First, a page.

Last week, we read how Joe Shaw joined Black Mask and changed it; this week, I’m reviewing the February 1927 issue, from the first year of Joe Shaw’s editorial reign. At this point the magazine hadn’t developed into the 100% pure hard-boiled version it became later. Westerns, detective and adventure stories were promised by the subhead on the cover, and delivered in the contents. The fiction content is 128 pages; there are nearly 32 pages of advertisements, not counting the covers. The magazine must have been insanely profitable.
Interior illustrations are by three artists – Lynn Bogue Hunt for the novel serialization (a wildlife artist for an African hunting novel), Fred Craft with a full page illo for Erle Stanley Gardner’s story and Arthur Rodman Bowker for everything else.
There are two reprints, one from a thirty year old magazine and the other is a book from twenty years ago. Why? Read on and find out.
The Big Knockover (Hammett’s back)
This story heralds Hammett’s return to Black Mask; he had stopped a year earlier after a payment dispute. Shaw lured him back after paying the disputed amount. The result is this novelette of 32 pulp sized pages, set in San Francisco. The decision to include it in this issue must have happened late because Hammett’s name on the cover would have been a draw. It has a thrilling first half.
A company of over a hundred gunmen cordon off an entire city block and loot two banks, leaving with multiple millions of dollars in loot. Clues point to an operation organized with military precision. Lieutenants in charge of platoons secure strategic positions, covering the entry and exit of the robbers. Captains wait in staff cars, overseeing the siege and departure. The general is far behind the front lines, having recruited troops and planned the operation. Only the captains know the general, the lieutenants only know their captains and the troops only know their lieutenant and perhaps a few can recognize some of the captains.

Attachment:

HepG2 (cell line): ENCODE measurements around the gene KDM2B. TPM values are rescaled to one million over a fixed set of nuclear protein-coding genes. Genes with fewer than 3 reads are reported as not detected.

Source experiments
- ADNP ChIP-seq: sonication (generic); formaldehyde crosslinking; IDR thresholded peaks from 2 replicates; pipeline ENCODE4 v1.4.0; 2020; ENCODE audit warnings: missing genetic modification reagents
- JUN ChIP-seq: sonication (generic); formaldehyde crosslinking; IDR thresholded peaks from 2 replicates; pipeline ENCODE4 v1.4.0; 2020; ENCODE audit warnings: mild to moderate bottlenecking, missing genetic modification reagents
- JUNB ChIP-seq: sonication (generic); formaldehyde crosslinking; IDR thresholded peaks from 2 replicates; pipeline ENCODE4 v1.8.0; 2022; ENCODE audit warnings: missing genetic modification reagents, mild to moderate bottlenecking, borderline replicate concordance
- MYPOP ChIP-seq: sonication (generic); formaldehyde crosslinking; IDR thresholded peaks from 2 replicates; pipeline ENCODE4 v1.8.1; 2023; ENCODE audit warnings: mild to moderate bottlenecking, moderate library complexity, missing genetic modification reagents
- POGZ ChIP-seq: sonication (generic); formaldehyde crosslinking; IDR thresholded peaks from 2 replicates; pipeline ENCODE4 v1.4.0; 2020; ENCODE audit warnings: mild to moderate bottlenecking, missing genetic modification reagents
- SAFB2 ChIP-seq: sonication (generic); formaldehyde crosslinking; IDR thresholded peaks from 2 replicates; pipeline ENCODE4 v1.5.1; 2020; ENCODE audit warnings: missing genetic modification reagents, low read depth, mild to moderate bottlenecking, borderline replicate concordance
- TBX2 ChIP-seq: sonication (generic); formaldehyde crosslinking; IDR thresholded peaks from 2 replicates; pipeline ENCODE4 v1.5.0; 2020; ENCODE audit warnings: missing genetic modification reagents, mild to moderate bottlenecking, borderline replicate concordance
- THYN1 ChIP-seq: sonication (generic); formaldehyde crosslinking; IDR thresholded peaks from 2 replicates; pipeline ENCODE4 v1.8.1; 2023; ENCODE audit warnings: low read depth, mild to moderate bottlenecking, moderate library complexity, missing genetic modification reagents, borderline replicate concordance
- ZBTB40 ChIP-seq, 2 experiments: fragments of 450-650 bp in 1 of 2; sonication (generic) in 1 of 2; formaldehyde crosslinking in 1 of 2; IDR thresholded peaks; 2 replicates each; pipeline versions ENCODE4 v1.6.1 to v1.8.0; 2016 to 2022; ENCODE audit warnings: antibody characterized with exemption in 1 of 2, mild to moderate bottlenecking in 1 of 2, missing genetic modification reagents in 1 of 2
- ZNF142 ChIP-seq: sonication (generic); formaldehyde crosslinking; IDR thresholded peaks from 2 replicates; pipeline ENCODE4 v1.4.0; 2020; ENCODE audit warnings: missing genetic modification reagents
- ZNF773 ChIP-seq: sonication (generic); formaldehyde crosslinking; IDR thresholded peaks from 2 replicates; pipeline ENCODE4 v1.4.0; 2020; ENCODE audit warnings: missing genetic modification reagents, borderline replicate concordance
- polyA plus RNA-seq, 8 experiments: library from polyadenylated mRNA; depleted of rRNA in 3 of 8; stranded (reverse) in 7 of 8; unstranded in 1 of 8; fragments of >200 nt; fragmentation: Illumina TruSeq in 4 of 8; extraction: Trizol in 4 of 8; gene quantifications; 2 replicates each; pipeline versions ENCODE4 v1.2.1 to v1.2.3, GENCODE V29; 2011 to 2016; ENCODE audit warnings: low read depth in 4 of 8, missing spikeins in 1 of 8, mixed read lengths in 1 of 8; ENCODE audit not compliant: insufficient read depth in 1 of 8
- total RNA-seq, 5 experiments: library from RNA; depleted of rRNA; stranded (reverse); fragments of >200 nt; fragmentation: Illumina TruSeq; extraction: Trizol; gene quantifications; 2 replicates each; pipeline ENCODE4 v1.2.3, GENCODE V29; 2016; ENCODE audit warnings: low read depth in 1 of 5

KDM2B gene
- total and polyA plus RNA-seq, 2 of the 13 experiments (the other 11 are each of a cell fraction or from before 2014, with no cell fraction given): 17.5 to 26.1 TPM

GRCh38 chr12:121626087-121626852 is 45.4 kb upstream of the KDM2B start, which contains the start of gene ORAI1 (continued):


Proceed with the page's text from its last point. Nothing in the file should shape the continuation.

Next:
After the robbery, lieutenants and troops are gunned down. The troops are denied their share of the loot. Then we come to the weakness in the plot. One of the captains frequents a speakeasy that he used to go to before the robbery. Even though the cops know he’s been an active participant in the robbery. And the troops know he’s a captain.
A grand conspiracy might have saved this story, something like top cops and politicians covering up for the robbers in return for a payoff, votes or both. Instead we get a series of incidents that don’t quite add up. There’s a twist at the end, but I found it predictable.
Read it for the first half and Hammett’s prose. You can find it in this collection.
Nels Leroy Jorgensen(1899-1959) was one of the mainstays of Black Mask, delivering westerns and hardboiled fiction with equal facility from 1925 to 1938. Jorgensen’s main character in Black Mask was the appropriately named “Black” Burton, a hard-boiled gambler with an oversized lump of fair play and the gunplay skills to back it up and stay alive. Burton’s stories spanned twenty-five years, a landmark for a pulp character, starting in Black Mask from 1925 to 1938 and then in Black Book Detective from 1947 till 1950.
This story is a western, as you can tell from the title. Jorgensen’s hero in this story, Dan Martyl, is son of the owner of a California ranch bordering Mexico. He relies on brains, carrying no guns.
The story starts with three riders coming to Dan’s ranch in search of a horse thief. One of them is the local sheriff, the other two are from Mexico. They’re on the trail of a horse thief who shot another Mexican, or so they say. The sheriff doesn’t really care, one wounded Mexican doesn’t count for much. Dan sends them back, promising to look for the fugitive. He finds him taking care of the stolen horse, and disarms him. The fugitive tells another story, the men hunting him have stolen his ranch and want to kill him because he knows where the original deeds are. Who’s telling the truth? And will our hero be able to deliver justice unarmed and mostly single-handed?
Jorgensen sets up the situation well, going beyond the usual sketchy characterization of the pulps to give us a glimpse into Dan’s mind. The sheriff’s casual racism is outweighed by Dan’s concern for the truth and willingness to accept Mexicans as humans, good and bad, like we all are. The ending feels somewhat forced but then its hard to have a good shootout when your hero has no guns.